‘I’m not up for a situation in which there’s a fire burning for 11 hours behind my house or the glass side of my house blows in while my children are watching television. That concerns me a great deal. Nobody really knows the risks, and that’s shocking,’ said Riemsdijk in 2021.
The UK government seems prepared to turn a blind eye to the risks of battery farms, saying:
‘The government today announced it will relax planning legislation to make it easier to construct large batteries to store renewable energy from solar and wind farms across the UK.
Removing barriers for energy storage projects, which are discouraging bolder investment decisions in larger battery facilities, could treble the number of batteries serving the electricity grid. It will help bring about storage cells that are 5 times bigger than those currently available.’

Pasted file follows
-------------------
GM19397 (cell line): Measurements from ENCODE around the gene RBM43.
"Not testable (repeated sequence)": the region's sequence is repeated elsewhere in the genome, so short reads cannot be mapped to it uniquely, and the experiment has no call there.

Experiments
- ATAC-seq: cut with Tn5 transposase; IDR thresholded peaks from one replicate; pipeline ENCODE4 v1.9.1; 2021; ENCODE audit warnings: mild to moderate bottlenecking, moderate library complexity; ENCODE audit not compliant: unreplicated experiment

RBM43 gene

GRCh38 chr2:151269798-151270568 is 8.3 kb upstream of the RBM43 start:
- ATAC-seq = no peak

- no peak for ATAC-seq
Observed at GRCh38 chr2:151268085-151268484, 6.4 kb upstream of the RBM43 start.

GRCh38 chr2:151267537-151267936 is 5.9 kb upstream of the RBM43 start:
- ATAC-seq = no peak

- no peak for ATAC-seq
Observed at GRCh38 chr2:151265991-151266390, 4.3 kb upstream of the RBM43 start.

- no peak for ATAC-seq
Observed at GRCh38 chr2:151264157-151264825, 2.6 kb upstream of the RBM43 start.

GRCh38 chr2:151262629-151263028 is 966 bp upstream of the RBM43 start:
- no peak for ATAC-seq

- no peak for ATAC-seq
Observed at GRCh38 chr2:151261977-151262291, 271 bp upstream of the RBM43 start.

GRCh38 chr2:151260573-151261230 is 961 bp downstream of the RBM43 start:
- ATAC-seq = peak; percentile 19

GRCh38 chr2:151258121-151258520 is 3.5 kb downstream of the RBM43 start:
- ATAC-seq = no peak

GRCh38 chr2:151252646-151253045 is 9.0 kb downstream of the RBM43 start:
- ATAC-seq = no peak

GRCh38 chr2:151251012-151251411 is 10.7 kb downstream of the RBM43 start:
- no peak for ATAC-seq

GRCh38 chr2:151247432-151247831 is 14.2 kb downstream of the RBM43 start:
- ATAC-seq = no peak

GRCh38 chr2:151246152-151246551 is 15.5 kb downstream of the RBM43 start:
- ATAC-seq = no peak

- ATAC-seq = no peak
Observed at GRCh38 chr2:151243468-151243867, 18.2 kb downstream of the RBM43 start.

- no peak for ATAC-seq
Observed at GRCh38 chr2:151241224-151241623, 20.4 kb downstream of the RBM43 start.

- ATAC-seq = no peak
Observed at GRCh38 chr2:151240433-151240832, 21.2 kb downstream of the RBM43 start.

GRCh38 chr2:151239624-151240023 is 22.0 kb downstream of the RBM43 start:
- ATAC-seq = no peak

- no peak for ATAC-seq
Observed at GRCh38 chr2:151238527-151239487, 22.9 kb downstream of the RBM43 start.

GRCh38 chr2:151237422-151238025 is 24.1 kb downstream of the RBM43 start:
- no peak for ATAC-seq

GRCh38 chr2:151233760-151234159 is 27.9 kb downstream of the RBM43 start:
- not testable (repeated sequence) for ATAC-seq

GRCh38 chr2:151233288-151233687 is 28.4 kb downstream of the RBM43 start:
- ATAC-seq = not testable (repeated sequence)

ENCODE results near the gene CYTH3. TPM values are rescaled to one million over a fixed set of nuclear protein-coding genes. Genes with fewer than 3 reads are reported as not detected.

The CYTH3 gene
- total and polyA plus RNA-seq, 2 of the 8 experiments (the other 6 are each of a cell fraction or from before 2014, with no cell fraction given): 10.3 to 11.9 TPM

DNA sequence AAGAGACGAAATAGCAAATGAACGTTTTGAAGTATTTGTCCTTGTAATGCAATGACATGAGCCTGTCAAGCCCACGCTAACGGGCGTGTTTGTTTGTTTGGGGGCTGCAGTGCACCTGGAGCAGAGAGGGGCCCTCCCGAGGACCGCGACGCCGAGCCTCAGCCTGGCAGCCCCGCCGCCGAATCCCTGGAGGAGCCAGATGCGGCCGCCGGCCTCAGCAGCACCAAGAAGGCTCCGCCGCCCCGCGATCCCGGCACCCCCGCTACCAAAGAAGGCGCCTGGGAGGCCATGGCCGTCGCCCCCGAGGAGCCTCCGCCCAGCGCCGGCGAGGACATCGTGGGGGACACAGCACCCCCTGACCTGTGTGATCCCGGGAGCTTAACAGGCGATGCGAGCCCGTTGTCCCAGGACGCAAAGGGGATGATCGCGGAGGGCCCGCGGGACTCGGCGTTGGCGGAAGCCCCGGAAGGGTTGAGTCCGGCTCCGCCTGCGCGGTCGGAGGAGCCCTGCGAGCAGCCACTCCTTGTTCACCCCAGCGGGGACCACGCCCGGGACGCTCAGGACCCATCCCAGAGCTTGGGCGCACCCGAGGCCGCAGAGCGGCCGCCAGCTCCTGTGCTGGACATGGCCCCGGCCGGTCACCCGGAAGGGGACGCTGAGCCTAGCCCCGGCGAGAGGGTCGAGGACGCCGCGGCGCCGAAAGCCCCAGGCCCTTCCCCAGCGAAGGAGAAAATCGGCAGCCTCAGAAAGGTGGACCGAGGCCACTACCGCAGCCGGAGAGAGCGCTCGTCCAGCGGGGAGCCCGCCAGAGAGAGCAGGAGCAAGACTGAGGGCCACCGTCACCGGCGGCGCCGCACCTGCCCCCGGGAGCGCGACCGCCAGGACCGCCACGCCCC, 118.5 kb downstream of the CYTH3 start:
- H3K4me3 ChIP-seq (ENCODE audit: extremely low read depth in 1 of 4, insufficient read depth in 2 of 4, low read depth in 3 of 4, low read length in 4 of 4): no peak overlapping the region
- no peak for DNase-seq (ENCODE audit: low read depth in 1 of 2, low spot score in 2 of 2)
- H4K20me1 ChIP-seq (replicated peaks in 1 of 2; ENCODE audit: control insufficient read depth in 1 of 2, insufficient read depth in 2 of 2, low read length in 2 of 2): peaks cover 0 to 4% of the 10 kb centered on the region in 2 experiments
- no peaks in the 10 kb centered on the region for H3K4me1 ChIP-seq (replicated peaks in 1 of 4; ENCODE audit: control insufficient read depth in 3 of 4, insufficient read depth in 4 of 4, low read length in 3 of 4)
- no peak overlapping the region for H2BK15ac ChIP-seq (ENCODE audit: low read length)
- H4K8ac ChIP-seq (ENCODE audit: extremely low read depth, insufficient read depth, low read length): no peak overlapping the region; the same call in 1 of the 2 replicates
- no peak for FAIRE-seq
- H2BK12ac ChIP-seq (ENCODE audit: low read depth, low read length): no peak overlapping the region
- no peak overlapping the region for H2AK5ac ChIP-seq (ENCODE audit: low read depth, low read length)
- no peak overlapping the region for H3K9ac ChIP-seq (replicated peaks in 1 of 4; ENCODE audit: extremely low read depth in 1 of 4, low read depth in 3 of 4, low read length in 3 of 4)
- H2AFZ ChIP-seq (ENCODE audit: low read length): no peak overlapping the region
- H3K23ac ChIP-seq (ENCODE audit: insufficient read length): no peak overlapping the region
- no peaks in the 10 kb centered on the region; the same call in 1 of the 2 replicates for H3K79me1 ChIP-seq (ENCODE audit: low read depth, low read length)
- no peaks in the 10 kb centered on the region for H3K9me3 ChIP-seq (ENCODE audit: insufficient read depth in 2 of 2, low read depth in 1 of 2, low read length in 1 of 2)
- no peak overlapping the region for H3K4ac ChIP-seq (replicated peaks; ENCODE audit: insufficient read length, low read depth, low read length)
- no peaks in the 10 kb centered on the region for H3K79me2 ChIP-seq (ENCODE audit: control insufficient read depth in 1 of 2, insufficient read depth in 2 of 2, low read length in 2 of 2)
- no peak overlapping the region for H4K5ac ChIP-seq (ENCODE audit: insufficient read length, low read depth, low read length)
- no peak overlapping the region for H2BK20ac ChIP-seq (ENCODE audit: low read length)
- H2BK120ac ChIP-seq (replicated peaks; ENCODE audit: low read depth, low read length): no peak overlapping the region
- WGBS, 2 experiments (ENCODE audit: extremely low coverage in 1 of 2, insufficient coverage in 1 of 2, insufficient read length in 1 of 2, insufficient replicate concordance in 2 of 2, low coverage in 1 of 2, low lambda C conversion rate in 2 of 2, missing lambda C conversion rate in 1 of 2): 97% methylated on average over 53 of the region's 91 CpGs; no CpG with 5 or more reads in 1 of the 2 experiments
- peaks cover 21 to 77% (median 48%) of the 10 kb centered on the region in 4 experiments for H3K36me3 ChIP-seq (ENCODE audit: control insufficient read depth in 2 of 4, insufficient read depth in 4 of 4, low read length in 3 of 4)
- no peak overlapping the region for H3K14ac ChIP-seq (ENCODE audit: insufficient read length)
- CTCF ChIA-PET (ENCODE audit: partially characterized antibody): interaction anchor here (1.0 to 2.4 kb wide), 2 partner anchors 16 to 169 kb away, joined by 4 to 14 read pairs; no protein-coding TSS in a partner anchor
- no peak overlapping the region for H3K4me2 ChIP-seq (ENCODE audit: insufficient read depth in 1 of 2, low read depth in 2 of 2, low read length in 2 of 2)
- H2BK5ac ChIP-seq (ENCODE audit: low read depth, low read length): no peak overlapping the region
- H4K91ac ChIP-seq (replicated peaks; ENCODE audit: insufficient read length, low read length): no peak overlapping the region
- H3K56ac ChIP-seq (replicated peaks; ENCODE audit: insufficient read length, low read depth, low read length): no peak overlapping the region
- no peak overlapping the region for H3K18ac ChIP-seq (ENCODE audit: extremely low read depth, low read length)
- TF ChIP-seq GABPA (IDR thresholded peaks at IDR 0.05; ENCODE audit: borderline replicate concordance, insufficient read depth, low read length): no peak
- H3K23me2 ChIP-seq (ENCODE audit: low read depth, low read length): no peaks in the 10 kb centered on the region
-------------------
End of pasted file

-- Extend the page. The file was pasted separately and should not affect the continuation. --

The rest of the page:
It’s all part of the Net Zero, low-Carbon, let’s pretend we’re not still using coal initiative by Western governments to look virtuous in front of United Nations climate panels.
But how ‘green’ is a runaway toxic fire coating the surrounding area in heavy metals? How environmentally friendly is the mining-intense rare earths industry that threatens to destroy the ocean floor or enslave third-world children? Do we really believe that short-lived technology headed for landfill after a few decades is really ‘renewable’?
Former Prime Minister Scott Morrison thought so. He threw $100 million taxpayer dollars at the Australian Renewable Energy Agency to build even more batteries.
Tim Wilson said at the time, ‘Our plan to be carbon neutral by 2050 is coming to life through large-scale batteries that harness the potential of renewables while offsetting their intermittency.’
…if only there was a technology with billions of years of Australian-owned fuel that provided reliable base-load energy and next to no carbon emissions… Nah. If that existed, the government would probably ban it.